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Celestial News & Events

Planet Trio Dances at Dawn

Jupiter, the King of Planets, has the evening sky pretty much all to itself. But three other planets — Venus, Mercury, and Saturn — are putting on quite a show in the east before dawn.

Celestial News & Events

Juno in the Spotlight

For the next few weeks, you have the opportunity to spot one of the first asteroids ever discovered.

Celestial News & Events

Jupiter's Moons Dance for You!

Right now you can watch one of Jupiter's satellites hide another with its own disk or shadow. These pairings only happen every six years!

Celestial News & Events

Jupiter Blots Out a Star

From August 2nd to 5th, the 6th-magnitude star 45 Capricorni masquerades as a fifth moon of Jupiter, forming striking patterns with the Galilean moons. And at the peak of the action, the star passes behind Jupiter's disk.

Celestial News & Events

A Daring Pairing of Moon and Venus

Early risers today have a chance to see this beautiful crescent Moon slide past Venus in the dawn sky. This view by Johnny Horne was captured at 5:34 a.m. EDT at Wade, North Carolina

Celestial News & Events

Spot Titan's Shadow on Saturn!

Take advantage of Saturn's nearly edge-on orientation to see Titan and its shadow crossing Saturn's bright face during April, May, and June.

Celestial News & Events

Venus at its 8-Year Best

Venus spent the last nine months as the Evening Star, but it's now faintly visible to the unaided eye just before sunrise — and possibly also just before sunset on the same day. For telescopic observers, this is the most exciting possible time to view Venus during broad daylight. But when doing this, be super-careful not to look at the Sun and blind yourself!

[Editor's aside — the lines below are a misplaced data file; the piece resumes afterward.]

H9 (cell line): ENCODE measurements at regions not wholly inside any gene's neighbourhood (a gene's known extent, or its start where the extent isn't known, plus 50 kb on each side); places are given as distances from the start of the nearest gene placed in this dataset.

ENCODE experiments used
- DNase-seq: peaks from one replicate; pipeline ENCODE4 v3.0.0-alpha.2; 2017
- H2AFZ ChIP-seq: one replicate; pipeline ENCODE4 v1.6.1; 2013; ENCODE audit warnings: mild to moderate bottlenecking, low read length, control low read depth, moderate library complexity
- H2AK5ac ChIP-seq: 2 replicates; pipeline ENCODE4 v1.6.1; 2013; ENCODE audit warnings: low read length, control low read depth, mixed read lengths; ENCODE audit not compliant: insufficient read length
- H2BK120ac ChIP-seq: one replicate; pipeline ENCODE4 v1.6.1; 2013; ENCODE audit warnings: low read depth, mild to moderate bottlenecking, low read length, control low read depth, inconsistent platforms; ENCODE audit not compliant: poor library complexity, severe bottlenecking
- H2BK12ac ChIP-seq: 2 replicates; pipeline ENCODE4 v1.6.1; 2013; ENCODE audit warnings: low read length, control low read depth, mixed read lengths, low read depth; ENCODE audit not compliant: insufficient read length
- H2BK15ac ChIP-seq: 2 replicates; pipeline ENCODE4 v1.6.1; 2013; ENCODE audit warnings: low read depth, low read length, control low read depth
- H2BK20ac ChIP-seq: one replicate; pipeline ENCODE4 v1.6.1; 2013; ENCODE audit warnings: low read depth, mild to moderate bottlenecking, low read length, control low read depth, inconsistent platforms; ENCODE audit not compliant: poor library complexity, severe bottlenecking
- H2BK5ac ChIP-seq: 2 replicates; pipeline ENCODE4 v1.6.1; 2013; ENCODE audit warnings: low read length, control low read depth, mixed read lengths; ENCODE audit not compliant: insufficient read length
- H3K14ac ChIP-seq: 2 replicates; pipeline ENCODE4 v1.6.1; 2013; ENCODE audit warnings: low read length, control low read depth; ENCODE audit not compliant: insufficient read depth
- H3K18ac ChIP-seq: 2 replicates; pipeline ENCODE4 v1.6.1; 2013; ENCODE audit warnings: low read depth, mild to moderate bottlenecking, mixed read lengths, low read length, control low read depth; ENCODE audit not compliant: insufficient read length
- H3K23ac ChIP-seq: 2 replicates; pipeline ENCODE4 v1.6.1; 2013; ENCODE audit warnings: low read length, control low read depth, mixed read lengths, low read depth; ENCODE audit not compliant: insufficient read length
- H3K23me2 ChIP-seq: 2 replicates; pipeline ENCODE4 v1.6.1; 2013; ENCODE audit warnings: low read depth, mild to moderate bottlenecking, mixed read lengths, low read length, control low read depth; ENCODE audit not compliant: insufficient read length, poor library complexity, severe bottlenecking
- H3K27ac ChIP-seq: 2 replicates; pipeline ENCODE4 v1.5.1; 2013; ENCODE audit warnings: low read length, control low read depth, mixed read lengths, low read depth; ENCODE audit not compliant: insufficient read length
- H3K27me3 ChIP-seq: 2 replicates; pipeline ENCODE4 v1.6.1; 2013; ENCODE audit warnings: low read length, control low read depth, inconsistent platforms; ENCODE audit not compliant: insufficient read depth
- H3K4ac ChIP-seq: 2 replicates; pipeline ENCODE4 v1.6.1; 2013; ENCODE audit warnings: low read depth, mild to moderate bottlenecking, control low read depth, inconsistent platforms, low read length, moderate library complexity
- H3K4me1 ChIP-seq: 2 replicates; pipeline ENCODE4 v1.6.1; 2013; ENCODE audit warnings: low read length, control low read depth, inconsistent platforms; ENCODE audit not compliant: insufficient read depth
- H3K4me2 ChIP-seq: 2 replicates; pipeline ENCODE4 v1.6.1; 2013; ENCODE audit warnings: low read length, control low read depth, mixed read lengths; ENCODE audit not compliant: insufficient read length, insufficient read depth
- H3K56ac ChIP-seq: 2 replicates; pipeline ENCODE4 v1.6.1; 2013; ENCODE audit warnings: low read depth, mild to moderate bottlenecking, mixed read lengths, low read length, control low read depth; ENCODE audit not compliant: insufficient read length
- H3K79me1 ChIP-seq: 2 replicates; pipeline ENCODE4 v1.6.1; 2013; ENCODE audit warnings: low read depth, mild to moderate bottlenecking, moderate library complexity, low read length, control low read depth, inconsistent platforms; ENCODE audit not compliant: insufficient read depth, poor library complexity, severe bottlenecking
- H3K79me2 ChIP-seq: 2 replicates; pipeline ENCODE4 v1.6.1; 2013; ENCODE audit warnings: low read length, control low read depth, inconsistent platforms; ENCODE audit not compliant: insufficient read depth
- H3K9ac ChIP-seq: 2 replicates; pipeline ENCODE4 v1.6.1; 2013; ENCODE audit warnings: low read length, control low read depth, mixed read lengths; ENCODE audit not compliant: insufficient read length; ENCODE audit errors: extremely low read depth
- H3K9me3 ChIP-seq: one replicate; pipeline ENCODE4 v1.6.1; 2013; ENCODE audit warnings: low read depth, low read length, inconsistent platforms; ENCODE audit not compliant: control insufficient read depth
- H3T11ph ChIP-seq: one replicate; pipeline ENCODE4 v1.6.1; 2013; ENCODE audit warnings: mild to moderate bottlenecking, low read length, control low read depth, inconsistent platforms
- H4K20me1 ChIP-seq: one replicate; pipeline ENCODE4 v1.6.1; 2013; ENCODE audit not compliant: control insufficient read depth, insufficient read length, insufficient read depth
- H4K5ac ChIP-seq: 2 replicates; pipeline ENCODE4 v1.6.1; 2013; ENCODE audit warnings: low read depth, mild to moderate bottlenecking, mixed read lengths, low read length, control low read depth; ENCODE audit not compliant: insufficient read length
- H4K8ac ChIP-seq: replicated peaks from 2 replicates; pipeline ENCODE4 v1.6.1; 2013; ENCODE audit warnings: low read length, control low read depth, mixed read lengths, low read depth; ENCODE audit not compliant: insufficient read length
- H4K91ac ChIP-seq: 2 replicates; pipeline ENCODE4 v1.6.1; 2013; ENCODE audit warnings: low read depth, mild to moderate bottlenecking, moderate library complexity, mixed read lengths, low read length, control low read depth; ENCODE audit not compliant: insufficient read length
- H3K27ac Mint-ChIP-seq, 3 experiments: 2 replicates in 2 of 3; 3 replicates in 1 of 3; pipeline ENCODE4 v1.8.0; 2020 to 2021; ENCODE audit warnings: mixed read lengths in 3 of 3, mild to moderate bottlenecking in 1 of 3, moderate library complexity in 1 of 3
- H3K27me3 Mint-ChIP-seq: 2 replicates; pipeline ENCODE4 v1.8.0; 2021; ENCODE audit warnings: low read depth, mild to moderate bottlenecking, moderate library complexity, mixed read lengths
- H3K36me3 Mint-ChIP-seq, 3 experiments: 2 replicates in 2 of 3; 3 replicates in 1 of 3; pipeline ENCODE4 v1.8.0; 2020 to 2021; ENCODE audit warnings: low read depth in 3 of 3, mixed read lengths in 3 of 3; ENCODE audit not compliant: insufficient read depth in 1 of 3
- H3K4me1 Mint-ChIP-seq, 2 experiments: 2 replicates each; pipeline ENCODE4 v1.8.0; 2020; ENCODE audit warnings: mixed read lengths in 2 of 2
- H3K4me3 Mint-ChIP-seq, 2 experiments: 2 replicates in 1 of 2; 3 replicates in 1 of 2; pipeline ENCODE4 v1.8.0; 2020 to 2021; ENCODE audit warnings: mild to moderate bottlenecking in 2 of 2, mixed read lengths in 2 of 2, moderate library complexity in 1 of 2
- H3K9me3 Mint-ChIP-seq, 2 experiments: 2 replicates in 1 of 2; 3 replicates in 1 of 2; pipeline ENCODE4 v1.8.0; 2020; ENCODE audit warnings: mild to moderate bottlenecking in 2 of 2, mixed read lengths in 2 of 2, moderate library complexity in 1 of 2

Geminid meteor

On the Road with David Levy

An Alpha Leonid Meteor Watch?

Few meteor showers are a cascade of shooting stars. Sky & Telescope contributing editor David H. Levy explains that there's simple pleasure in paying attention to sparser showers.

On the Road with David Levy

A Night to Remember

Sky & Telescope contributing editor David H. Levy joins our cadre of bloggers. Check out what he's been up to "On the Road."

Celestial News & Events

Catch Ceres at Its Closest

Ceres, the biggest asteroid and the first to be discovered, has an extraordinary good apparition in February and March 2009.

Celestial News & Events

View Vesta at Its Brightest

Vesta, the brightest asteroid, is easy to observe during the last three months of 2008.

Celestial News & Events

Moon Crosses the Pleiades

On Friday night, September 19–20, observers in northeastern North America, eastern Canada, and western Europe have a fine chance to watch the Moon cover up stars in the Pleiades.

Observing

The Amazing August Planet Show

All five of the classical planets are visible shortly after sunset in mid-August. But observers at mid-northern latitudes will need very clear skies, an unobstructed western horizon, and binoculars to see some of them.

Celestial News & Events

Venus Returns

Earth's sister planet has emerged from behind the Sun for a low evening apparition. See how early you can spot it in the twilight.

Celestial News & Events

All Hail, King Jupiter!

The King of Planets has made a dramatic entrance into the early evening sky. Don't miss your chance to see it while it's big and bright!

Celestial News & Events

Jupiter's Third Red Spot May Have Survived

Jupiter's newest red spot was disrupted during its encounter with the Great Red Spot and Oval BA, but appears to be reforming.

Celestial News & Events

Have You Seen Comet Boattini?

Comet Boattini, now faintly visible to the unaided eye from sites without light pollution, is climbing rapidly higher in the Northern Hemisphere's dawn sky.

Celestial News & Events

The Four-Planet Dance of 2008

Every evening in August and September 2008, just after sunset, four planets and two first-magnitude stars combine to form fascinating and ever-changing patterns.

Celestial News & Events

Mars Meets the Beehive

The Red Planet travels through one of the biggest and brightest star clusters in the sky from May 21st to the 24th. As a warm-up, stargazers watched Mars pass a hair's-breadth north of 5th-magnitude Eta Cancri on the evening of May 19th in easternmost America and the morning of the 20th in western Europe.

Celestial News & Events

Comet Boattini: Barely Visible Now, Bright in July?

Comet C/2007 W1 (Boattini) has reached 5th magnitude as of early June. It's now visible only from the Southern Hemisphere. When it reappears for northerners in July, will it be naked-eye?

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